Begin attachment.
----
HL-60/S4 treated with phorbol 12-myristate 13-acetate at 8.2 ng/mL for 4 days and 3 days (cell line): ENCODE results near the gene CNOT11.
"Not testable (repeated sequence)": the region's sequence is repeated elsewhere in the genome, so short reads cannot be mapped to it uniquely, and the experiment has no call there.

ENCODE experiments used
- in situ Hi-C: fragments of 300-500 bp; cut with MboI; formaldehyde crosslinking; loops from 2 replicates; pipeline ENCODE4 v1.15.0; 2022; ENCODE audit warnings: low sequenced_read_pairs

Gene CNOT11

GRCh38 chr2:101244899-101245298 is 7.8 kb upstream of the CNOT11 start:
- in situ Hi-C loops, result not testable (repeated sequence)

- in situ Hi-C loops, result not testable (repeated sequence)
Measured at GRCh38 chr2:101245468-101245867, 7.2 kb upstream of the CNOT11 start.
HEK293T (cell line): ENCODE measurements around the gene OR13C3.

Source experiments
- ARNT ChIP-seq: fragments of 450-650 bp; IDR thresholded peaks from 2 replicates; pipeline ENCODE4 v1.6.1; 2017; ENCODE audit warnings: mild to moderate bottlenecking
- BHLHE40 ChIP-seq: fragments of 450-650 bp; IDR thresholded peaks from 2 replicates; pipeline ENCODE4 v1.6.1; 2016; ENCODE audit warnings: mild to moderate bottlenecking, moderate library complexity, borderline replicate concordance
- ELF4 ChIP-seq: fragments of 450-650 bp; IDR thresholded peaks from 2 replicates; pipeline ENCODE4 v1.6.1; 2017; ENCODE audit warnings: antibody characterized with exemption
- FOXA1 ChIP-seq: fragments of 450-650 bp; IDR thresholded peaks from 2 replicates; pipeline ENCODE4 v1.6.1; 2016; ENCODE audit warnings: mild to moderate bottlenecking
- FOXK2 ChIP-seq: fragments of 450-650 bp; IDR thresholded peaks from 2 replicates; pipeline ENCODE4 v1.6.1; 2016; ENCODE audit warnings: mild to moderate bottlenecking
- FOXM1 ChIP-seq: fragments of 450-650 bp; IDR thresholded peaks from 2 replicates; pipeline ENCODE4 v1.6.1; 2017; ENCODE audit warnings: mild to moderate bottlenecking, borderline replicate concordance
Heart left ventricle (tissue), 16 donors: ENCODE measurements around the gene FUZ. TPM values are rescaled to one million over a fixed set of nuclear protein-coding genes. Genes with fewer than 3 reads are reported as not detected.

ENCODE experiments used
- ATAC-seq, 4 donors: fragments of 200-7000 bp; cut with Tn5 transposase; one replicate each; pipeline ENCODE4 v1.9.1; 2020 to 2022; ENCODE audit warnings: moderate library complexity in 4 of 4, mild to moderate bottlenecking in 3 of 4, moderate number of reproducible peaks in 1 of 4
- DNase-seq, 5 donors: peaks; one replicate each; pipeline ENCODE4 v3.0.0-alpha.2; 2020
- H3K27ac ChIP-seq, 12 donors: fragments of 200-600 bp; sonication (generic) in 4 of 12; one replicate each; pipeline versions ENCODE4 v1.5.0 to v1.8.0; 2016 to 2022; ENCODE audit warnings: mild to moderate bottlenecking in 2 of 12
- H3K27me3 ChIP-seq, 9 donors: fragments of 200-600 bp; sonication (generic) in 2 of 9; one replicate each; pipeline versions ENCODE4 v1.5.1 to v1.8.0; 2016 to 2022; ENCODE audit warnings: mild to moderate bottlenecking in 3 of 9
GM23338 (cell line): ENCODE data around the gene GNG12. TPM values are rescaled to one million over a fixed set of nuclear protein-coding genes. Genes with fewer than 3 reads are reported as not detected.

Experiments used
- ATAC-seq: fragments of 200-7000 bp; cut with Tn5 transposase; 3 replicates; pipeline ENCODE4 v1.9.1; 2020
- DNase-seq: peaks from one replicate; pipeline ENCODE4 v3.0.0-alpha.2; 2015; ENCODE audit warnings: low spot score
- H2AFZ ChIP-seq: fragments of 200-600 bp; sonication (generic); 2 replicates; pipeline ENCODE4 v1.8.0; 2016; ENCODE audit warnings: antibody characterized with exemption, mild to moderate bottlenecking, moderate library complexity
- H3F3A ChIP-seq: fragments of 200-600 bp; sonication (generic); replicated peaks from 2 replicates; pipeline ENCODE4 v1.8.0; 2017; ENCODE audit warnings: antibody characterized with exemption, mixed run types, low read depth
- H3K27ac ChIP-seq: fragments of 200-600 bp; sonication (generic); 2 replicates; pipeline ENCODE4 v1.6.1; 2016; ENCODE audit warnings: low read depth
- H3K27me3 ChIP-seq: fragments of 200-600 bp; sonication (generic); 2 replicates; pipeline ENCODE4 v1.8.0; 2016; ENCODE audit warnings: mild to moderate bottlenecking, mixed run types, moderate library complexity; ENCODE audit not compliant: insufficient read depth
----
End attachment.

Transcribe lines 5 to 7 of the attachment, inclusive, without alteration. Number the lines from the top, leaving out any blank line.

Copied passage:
Gene CNOT11

GRCh38 chr2:101244899-101245298 is 7.8 kb upstream of the CNOT11 start:
- in situ Hi-C loops, result not testable (repeated sequence)